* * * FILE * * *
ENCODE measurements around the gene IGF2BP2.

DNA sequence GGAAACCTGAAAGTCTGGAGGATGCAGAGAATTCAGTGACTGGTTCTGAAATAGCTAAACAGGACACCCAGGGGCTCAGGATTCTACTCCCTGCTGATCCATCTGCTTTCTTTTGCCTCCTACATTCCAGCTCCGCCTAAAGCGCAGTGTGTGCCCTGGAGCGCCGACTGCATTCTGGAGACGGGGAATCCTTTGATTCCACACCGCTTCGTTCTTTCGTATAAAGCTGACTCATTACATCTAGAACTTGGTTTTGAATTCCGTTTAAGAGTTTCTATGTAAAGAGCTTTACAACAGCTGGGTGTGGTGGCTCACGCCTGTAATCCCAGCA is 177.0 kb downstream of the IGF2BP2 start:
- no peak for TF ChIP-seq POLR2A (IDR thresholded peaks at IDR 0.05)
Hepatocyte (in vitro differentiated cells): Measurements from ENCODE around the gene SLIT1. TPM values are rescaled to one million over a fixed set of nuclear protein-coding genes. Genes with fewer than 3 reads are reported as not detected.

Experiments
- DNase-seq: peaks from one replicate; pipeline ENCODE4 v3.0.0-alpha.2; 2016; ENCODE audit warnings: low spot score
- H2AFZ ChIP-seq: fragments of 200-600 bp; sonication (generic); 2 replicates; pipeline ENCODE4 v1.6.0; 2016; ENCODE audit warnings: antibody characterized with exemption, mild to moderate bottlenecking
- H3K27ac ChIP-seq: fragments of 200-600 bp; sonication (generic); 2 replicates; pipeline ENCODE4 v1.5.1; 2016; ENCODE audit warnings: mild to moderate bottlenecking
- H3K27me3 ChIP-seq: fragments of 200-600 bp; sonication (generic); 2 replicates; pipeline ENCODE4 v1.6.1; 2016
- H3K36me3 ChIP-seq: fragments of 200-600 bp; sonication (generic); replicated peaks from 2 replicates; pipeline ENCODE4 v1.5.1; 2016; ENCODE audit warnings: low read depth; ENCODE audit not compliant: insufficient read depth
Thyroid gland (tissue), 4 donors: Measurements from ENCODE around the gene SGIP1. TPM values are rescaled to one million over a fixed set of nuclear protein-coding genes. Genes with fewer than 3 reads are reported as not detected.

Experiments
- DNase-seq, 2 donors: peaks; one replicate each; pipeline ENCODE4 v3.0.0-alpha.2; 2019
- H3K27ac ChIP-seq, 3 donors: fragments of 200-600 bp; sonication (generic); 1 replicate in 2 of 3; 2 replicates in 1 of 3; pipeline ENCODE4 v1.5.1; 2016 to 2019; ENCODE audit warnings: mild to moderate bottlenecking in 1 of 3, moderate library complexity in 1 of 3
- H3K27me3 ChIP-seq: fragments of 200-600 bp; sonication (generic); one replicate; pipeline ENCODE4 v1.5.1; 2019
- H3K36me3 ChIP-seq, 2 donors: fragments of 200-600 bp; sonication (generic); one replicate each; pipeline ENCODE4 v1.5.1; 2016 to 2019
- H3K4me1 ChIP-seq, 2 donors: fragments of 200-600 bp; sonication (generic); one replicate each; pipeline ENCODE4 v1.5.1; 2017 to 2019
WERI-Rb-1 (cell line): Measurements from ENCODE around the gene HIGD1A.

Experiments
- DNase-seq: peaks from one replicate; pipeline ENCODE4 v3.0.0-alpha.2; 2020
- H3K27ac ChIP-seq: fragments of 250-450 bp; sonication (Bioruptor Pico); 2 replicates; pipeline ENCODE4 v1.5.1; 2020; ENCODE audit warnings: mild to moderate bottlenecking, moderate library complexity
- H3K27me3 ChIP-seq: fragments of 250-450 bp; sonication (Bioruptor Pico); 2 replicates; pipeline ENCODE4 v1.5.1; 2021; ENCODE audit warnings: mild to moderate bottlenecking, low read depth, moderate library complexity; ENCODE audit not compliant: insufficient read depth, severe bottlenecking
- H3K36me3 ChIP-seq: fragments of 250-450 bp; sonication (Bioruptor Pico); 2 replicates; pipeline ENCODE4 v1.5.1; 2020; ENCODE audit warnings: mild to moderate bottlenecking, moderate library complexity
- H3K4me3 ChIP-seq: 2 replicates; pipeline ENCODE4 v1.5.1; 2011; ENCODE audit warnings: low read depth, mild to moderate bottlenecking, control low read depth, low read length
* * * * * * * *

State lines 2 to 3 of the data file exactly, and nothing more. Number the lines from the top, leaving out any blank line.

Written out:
DNA sequence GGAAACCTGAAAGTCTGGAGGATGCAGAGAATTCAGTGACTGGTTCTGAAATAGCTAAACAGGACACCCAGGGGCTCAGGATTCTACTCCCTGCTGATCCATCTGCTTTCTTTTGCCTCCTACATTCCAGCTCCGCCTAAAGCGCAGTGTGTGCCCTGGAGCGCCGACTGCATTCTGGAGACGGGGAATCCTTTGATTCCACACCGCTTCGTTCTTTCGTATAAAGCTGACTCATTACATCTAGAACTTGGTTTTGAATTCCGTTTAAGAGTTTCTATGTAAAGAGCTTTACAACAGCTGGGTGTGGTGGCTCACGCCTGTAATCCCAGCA is 177.0 kb downstream of the IGF2BP2 start:
- no peak for TF ChIP-seq POLR2A (IDR thresholded peaks at IDR 0.05)